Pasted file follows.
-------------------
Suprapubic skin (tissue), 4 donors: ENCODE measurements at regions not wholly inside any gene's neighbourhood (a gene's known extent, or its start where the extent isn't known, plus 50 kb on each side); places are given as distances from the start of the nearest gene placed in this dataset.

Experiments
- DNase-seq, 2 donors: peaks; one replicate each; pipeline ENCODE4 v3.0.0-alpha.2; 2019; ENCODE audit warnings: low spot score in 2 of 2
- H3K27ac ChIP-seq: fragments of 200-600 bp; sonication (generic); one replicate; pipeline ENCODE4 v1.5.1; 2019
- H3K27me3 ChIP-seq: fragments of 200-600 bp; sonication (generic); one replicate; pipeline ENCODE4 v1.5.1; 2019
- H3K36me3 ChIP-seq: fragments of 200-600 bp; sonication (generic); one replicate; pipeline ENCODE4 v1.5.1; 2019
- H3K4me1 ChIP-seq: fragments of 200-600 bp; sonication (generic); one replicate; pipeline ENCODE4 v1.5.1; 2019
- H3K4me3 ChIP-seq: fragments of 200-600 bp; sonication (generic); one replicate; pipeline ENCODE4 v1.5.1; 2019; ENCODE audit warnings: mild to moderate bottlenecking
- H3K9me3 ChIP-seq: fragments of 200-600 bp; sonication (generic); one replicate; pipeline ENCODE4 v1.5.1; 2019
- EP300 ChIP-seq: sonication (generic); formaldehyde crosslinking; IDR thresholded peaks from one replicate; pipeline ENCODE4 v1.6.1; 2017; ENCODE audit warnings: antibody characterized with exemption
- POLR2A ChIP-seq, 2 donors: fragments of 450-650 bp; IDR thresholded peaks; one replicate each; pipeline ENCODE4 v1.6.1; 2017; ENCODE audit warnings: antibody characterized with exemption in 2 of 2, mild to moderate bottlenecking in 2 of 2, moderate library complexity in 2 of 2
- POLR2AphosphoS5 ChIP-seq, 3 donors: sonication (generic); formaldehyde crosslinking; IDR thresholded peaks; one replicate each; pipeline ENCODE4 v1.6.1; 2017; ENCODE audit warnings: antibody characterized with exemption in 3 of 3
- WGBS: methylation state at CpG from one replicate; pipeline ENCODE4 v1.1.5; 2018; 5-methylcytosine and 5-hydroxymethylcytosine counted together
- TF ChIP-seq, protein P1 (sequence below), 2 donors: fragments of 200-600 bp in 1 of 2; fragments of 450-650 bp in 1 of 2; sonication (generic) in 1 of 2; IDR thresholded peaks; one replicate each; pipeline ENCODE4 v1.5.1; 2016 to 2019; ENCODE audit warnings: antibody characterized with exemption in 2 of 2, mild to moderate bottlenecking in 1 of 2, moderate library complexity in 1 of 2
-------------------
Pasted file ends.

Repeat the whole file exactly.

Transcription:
Suprapubic skin (tissue), 4 donors: ENCODE measurements at regions not wholly inside any gene's neighbourhood (a gene's known extent, or its start where the extent isn't known, plus 50 kb on each side); places are given as distances from the start of the nearest gene placed in this dataset.

Experiments
- DNase-seq, 2 donors: peaks; one replicate each; pipeline ENCODE4 v3.0.0-alpha.2; 2019; ENCODE audit warnings: low spot score in 2 of 2
- H3K27ac ChIP-seq: fragments of 200-600 bp; sonication (generic); one replicate; pipeline ENCODE4 v1.5.1; 2019
- H3K27me3 ChIP-seq: fragments of 200-600 bp; sonication (generic); one replicate; pipeline ENCODE4 v1.5.1; 2019
- H3K36me3 ChIP-seq: fragments of 200-600 bp; sonication (generic); one replicate; pipeline ENCODE4 v1.5.1; 2019
- H3K4me1 ChIP-seq: fragments of 200-600 bp; sonication (generic); one replicate; pipeline ENCODE4 v1.5.1; 2019
- H3K4me3 ChIP-seq: fragments of 200-600 bp; sonication (generic); one replicate; pipeline ENCODE4 v1.5.1; 2019; ENCODE audit warnings: mild to moderate bottlenecking
- H3K9me3 ChIP-seq: fragments of 200-600 bp; sonication (generic); one replicate; pipeline ENCODE4 v1.5.1; 2019
- EP300 ChIP-seq: sonication (generic); formaldehyde crosslinking; IDR thresholded peaks from one replicate; pipeline ENCODE4 v1.6.1; 2017; ENCODE audit warnings: antibody characterized with exemption
- POLR2A ChIP-seq, 2 donors: fragments of 450-650 bp; IDR thresholded peaks; one replicate each; pipeline ENCODE4 v1.6.1; 2017; ENCODE audit warnings: antibody characterized with exemption in 2 of 2, mild to moderate bottlenecking in 2 of 2, moderate library complexity in 2 of 2
- POLR2AphosphoS5 ChIP-seq, 3 donors: sonication (generic); formaldehyde crosslinking; IDR thresholded peaks; one replicate each; pipeline ENCODE4 v1.6.1; 2017; ENCODE audit warnings: antibody characterized with exemption in 3 of 3
- WGBS: methylation state at CpG from one replicate; pipeline ENCODE4 v1.1.5; 2018; 5-methylcytosine and 5-hydroxymethylcytosine counted together
- TF ChIP-seq, protein P1 (sequence below), 2 donors: fragments of 200-600 bp in 1 of 2; fragments of 450-650 bp in 1 of 2; sonication (generic) in 1 of 2; IDR thresholded peaks; one replicate each; pipeline ENCODE4 v1.5.1; 2016 to 2019; ENCODE audit warnings: antibody characterized with exemption in 2 of 2, mild to moderate bottlenecking in 1 of 2, moderate library complexity in 1 of 2